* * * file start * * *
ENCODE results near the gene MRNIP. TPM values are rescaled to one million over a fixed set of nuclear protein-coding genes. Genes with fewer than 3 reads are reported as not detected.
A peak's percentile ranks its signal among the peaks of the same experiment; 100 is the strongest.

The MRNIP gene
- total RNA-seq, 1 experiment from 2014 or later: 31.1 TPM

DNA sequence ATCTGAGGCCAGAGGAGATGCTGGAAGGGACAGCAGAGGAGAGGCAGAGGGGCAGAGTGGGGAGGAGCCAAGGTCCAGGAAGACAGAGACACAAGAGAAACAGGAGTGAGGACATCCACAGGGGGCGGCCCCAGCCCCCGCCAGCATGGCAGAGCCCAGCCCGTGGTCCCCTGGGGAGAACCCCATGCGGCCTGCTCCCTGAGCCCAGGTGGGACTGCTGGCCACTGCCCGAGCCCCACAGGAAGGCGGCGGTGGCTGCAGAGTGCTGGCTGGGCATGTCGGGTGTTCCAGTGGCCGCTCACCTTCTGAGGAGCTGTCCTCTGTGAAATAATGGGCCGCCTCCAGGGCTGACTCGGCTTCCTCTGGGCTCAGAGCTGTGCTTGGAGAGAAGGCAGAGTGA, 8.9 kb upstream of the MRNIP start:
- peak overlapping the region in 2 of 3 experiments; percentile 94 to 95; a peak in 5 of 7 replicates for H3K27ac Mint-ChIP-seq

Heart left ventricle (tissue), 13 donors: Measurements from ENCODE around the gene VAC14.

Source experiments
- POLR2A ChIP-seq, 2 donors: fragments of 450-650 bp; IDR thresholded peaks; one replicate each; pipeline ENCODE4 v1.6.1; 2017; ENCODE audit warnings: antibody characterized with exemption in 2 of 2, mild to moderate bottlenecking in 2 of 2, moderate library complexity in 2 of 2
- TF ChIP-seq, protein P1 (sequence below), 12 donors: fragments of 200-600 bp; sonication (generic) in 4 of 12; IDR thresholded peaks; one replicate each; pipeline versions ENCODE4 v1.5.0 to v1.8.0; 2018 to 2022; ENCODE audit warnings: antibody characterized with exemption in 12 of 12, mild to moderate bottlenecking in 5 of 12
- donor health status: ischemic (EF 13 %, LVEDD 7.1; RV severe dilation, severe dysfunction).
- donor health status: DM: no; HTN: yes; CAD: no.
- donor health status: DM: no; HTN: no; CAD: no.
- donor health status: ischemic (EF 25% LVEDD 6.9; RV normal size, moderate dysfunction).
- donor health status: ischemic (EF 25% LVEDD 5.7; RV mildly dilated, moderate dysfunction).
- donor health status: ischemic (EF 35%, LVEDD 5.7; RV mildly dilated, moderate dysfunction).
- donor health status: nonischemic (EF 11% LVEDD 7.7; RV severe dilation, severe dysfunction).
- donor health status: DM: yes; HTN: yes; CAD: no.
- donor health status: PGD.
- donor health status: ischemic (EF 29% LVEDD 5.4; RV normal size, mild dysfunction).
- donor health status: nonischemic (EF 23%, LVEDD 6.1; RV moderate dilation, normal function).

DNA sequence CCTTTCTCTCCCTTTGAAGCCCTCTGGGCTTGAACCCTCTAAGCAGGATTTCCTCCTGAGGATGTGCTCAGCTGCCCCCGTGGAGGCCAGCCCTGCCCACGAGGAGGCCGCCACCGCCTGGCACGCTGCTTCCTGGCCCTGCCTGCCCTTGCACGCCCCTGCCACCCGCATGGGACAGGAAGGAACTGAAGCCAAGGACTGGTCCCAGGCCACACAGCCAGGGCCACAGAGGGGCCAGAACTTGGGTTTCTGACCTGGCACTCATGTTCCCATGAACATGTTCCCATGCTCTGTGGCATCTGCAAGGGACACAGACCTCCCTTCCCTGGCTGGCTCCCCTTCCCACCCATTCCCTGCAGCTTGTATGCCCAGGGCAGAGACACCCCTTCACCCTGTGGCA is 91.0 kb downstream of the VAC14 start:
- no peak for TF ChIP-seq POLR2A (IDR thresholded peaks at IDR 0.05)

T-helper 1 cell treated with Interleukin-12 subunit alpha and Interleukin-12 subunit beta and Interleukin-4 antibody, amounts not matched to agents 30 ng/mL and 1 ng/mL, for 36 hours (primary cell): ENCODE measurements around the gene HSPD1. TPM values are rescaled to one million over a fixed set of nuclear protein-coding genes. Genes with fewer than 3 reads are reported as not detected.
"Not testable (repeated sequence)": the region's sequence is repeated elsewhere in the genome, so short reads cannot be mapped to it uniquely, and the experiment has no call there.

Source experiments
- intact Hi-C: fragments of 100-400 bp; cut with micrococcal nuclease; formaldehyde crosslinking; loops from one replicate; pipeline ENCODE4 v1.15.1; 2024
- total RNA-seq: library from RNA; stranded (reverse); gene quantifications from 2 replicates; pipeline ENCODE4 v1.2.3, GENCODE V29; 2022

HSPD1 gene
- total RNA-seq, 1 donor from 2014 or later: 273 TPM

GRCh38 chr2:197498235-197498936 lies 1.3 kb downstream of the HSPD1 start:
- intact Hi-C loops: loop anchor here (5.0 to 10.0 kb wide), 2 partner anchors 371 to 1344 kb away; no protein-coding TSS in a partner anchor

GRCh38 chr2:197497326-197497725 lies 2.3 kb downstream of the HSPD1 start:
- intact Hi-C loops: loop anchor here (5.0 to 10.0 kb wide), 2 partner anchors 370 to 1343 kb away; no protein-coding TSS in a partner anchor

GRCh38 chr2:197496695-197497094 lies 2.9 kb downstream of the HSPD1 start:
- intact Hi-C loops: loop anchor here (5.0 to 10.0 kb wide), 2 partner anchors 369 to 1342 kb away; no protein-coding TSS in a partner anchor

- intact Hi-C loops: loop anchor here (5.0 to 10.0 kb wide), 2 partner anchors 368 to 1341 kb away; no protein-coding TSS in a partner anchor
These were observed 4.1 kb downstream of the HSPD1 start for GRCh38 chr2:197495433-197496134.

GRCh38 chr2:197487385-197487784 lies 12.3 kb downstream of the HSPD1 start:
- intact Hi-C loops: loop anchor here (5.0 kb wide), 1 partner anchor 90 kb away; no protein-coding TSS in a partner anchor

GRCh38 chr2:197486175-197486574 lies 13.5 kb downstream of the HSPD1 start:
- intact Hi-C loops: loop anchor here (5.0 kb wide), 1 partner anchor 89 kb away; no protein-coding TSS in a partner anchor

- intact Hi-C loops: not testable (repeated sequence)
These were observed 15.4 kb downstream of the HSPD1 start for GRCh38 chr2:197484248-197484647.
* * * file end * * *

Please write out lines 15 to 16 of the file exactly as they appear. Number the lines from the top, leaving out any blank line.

- donor health status: ischemic (EF 25% LVEDD 5.7; RV mildly dilated, moderate dysfunction).
- donor health status: ischemic (EF 35%, LVEDD 5.7; RV mildly dilated, moderate dysfunction).